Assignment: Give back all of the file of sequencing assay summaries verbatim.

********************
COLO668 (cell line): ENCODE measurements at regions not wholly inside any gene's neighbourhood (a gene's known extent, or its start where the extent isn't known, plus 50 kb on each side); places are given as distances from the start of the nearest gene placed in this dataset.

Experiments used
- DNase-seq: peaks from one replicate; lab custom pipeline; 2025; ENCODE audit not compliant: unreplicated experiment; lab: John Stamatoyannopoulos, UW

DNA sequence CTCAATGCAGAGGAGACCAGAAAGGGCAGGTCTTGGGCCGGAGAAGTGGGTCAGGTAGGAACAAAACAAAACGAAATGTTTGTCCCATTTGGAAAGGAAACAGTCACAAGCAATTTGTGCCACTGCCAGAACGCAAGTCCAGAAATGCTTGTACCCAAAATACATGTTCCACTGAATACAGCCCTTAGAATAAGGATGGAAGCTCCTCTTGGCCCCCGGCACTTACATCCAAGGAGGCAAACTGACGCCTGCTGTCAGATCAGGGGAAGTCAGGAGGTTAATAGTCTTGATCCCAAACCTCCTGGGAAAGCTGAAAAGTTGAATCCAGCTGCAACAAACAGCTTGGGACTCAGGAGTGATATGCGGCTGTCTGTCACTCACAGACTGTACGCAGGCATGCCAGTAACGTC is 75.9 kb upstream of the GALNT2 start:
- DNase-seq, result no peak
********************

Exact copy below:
COLO668 (cell line): ENCODE measurements at regions not wholly inside any gene's neighbourhood (a gene's known extent, or its start where the extent isn't known, plus 50 kb on each side); places are given as distances from the start of the nearest gene placed in this dataset.

Experiments used
- DNase-seq: peaks from one replicate; lab custom pipeline; 2025; ENCODE audit not compliant: unreplicated experiment; lab: John Stamatoyannopoulos, UW

DNA sequence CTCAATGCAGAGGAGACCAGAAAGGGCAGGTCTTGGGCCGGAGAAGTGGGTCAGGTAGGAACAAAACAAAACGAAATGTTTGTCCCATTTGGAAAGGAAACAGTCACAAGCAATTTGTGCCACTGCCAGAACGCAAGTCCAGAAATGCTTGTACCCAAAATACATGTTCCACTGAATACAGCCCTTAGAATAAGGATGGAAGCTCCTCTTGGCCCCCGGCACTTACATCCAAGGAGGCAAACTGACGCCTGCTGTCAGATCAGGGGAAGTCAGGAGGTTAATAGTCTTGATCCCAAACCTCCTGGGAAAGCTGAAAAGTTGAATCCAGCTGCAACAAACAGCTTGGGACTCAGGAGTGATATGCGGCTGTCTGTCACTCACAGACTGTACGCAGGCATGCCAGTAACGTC is 75.9 kb upstream of the GALNT2 start:
- DNase-seq, result no peak